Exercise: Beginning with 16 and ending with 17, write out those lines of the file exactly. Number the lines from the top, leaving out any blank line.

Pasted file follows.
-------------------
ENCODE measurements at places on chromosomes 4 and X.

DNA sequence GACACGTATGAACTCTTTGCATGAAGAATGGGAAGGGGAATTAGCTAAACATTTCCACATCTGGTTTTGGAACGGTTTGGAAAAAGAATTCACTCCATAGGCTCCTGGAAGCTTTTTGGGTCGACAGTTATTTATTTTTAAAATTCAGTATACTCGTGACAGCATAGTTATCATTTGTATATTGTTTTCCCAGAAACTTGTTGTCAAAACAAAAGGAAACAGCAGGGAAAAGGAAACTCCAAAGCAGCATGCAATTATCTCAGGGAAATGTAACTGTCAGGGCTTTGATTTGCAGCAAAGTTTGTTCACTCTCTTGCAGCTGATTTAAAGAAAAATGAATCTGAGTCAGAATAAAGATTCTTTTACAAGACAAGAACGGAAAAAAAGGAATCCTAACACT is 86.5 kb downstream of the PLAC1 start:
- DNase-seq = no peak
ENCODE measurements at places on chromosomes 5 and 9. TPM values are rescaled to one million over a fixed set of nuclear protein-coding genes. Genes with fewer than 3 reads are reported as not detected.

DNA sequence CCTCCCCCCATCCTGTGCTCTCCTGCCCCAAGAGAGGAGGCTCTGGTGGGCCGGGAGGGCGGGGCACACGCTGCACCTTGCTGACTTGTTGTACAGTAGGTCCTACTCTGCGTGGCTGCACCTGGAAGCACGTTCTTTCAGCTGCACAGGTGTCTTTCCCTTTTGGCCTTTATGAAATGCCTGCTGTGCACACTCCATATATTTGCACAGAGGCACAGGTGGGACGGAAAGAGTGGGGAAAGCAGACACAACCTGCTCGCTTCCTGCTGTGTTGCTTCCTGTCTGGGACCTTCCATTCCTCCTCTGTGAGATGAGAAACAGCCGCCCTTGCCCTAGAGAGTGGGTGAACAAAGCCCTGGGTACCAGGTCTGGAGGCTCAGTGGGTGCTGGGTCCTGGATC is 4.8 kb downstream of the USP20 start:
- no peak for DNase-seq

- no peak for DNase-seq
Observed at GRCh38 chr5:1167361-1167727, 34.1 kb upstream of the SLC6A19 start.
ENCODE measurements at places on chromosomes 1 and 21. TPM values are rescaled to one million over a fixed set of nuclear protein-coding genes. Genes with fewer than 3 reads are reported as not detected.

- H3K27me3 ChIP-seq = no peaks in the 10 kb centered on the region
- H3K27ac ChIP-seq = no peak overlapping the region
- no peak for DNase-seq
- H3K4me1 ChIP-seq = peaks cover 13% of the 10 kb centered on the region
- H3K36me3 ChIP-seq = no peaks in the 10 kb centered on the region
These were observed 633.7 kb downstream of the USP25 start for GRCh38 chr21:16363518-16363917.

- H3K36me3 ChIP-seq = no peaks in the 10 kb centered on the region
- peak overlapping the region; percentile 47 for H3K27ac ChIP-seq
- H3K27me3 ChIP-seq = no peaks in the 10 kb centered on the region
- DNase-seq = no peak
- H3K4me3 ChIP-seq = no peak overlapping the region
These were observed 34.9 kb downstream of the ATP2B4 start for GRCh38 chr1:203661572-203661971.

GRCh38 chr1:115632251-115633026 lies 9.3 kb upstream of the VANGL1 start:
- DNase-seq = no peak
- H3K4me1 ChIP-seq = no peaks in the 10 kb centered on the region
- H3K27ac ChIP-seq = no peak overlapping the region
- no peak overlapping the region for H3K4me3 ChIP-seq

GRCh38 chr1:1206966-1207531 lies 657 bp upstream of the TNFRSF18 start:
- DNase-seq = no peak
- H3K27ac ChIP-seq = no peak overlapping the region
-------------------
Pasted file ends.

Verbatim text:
- H3K36me3 ChIP-seq = no peaks in the 10 kb centered on the region
- peak overlapping the region; percentile 47 for H3K27ac ChIP-seq